- It’s Safer
When you use your debit card, you money is being directly taken out of your account and given to someone else. If your card has been compromised or skimmed then you are out money and you have to fight hard to get it back. However, when using a credit card you are using the credit card company’s money and if it’s a fraudulent charge you are not on the hook for it – the credit card company is. And you better believe it they will figure out the fraudster and raise hell to them which an individual would not be able to.
At the end of your statement you have time to review it and make sure you made all of the purchases, but if you didn’t then it’s not your money missing.
This happened to me a while back during a rough time in my life. Someone got my debit card number (I was living on cash only meaning no credit) and they spent $601.37 on shoes in Tampa. That was a ton of money to me then, in fact my bank balance was only $230 at the time so I got an overdraft fee to boot! It took me two weeks to get the money back, which sucked because I had bills to pay during that time too.
- Purchase protection
Many of the larger credit card companies such as Discover or American Express offer purchase protection features. These come in handy when you make more expensive purchases such as a laptop, or large TV or something. This is great because it helps to add an additional layer of protection to you. Some of the added protections you can get from using a credit card are:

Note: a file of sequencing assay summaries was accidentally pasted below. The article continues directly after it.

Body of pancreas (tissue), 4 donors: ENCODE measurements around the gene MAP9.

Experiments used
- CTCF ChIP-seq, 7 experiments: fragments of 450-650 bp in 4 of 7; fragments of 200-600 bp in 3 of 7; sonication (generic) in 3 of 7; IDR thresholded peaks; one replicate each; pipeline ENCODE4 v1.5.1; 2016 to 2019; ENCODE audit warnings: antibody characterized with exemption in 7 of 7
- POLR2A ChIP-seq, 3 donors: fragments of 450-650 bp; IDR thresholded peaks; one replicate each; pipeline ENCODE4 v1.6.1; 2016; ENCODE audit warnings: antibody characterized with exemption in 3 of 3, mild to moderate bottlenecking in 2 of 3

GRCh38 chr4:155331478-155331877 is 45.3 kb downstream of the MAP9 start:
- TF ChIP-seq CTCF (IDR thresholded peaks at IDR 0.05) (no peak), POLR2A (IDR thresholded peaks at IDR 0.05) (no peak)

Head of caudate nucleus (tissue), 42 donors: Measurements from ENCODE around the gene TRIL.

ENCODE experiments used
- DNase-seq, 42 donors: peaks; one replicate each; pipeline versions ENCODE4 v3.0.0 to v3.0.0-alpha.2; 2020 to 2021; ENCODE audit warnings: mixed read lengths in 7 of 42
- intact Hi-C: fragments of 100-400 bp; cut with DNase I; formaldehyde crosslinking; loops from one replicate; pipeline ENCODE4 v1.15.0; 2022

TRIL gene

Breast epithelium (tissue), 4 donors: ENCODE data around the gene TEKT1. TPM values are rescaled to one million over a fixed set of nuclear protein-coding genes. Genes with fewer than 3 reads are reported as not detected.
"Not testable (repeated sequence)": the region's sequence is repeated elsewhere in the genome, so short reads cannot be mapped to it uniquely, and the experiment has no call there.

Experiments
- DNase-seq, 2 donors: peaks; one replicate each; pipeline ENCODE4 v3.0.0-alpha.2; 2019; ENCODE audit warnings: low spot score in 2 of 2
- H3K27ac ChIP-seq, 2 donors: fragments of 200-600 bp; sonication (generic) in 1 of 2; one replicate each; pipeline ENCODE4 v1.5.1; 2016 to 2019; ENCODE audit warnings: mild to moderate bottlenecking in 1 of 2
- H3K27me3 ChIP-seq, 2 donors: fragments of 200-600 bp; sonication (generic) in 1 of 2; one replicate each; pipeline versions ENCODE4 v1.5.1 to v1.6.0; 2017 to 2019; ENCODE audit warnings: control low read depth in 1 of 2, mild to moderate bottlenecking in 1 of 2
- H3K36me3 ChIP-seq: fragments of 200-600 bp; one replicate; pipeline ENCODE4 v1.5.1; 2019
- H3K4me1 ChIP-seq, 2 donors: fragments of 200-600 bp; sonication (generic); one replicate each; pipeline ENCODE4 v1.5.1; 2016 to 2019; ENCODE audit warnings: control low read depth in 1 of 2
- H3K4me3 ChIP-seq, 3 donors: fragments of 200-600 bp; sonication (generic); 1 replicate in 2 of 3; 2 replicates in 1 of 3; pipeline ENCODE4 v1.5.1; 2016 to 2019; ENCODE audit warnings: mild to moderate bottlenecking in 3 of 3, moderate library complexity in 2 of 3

- Accidental damage coverage – this means that if you break your device or drop it in the bath tub within a few months or whatever the cards terms are, then the credit card company will replace it for you.
- Best price guarantee – If you just bought an item and then found a better deal at a different location your credit card company will give you the difference.
- Theft protection – if your item is stolen within the first few months of owning it, your credit card company will replace it for you
- Extended warranty – some cards offer to match the manufacturer’s original warranty on any purchase. This means a 6 month protection plan for my Toshiba becomes 1 year. Not bad for not paying for anything.
This was my #1 reason to get a credit card. I had been looking for a way to set a budget as opposed to just spending whatever I wanted. So I set up a specific bank account and was only allowed to spend the $2,500 that was automatically deposited in there each month. This was I was saving $500 each month right off the bat.